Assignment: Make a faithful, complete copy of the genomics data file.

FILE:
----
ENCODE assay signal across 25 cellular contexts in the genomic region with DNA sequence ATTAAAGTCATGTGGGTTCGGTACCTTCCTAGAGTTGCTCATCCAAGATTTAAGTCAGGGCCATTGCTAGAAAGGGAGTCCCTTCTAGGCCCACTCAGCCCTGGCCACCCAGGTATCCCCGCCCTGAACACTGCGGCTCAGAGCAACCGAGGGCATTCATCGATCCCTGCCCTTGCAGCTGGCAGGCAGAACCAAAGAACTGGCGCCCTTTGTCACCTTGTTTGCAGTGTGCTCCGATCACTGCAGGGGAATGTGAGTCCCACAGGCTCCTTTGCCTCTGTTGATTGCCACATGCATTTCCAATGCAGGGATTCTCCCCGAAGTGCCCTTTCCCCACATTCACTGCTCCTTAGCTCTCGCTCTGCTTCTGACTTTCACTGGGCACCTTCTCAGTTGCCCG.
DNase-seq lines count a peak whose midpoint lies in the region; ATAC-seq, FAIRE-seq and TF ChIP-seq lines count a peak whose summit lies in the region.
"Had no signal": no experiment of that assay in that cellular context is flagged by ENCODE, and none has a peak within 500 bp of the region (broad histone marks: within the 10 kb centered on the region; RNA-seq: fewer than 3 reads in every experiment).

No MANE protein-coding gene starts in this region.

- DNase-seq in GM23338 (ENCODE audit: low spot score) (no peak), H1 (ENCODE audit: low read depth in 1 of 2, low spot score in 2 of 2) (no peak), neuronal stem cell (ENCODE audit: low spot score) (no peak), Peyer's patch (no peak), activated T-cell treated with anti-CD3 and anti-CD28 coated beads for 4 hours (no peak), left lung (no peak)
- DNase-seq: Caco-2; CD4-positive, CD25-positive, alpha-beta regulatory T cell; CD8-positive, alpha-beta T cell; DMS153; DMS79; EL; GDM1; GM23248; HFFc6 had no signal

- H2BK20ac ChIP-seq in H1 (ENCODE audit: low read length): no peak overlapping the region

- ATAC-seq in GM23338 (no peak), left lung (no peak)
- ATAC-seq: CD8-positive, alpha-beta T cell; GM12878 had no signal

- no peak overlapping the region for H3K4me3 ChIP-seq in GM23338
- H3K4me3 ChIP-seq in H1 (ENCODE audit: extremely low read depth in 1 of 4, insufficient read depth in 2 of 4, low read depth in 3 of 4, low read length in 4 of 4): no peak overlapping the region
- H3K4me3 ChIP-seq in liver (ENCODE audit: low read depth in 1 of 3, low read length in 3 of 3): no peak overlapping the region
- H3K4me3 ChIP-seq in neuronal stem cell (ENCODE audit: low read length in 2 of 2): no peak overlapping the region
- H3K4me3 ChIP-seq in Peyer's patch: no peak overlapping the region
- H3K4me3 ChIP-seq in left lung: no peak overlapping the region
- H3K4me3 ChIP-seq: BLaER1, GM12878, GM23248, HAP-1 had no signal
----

ENCODE assay signal across 25 cellular contexts in the genomic region with DNA sequence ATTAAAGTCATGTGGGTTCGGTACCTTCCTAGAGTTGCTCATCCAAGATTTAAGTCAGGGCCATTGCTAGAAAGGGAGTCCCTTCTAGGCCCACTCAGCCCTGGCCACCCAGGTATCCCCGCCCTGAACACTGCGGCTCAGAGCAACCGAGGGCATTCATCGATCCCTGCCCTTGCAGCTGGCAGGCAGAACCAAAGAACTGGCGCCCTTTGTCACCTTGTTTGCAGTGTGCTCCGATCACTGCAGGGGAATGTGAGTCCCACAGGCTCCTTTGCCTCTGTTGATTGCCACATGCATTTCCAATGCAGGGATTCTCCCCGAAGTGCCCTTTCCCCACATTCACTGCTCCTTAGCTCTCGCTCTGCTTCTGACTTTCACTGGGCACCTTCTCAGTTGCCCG.
DNase-seq lines count a peak whose midpoint lies in the region; ATAC-seq, FAIRE-seq and TF ChIP-seq lines count a peak whose summit lies in the region.
"Had no signal": no experiment of that assay in that cellular context is flagged by ENCODE, and none has a peak within 500 bp of the region (broad histone marks: within the 10 kb centered on the region; RNA-seq: fewer than 3 reads in every experiment).

No MANE protein-coding gene starts in this region.

- DNase-seq in GM23338 (ENCODE audit: low spot score) (no peak), H1 (ENCODE audit: low read depth in 1 of 2, low spot score in 2 of 2) (no peak), neuronal stem cell (ENCODE audit: low spot score) (no peak), Peyer's patch (no peak), activated T-cell treated with anti-CD3 and anti-CD28 coated beads for 4 hours (no peak), left lung (no peak)
- DNase-seq: Caco-2; CD4-positive, CD25-positive, alpha-beta regulatory T cell; CD8-positive, alpha-beta T cell; DMS153; DMS79; EL; GDM1; GM23248; HFFc6 had no signal

- H2BK20ac ChIP-seq in H1 (ENCODE audit: low read length): no peak overlapping the region

- ATAC-seq in GM23338 (no peak), left lung (no peak)
- ATAC-seq: CD8-positive, alpha-beta T cell; GM12878 had no signal

- no peak overlapping the region for H3K4me3 ChIP-seq in GM23338
- H3K4me3 ChIP-seq in H1 (ENCODE audit: extremely low read depth in 1 of 4, insufficient read depth in 2 of 4, low read depth in 3 of 4, low read length in 4 of 4): no peak overlapping the region
- H3K4me3 ChIP-seq in liver (ENCODE audit: low read depth in 1 of 3, low read length in 3 of 3): no peak overlapping the region
- H3K4me3 ChIP-seq in neuronal stem cell (ENCODE audit: low read length in 2 of 2): no peak overlapping the region
- H3K4me3 ChIP-seq in Peyer's patch: no peak overlapping the region
- H3K4me3 ChIP-seq in left lung: no peak overlapping the region
- H3K4me3 ChIP-seq: BLaER1, GM12878, GM23248, HAP-1 had no signal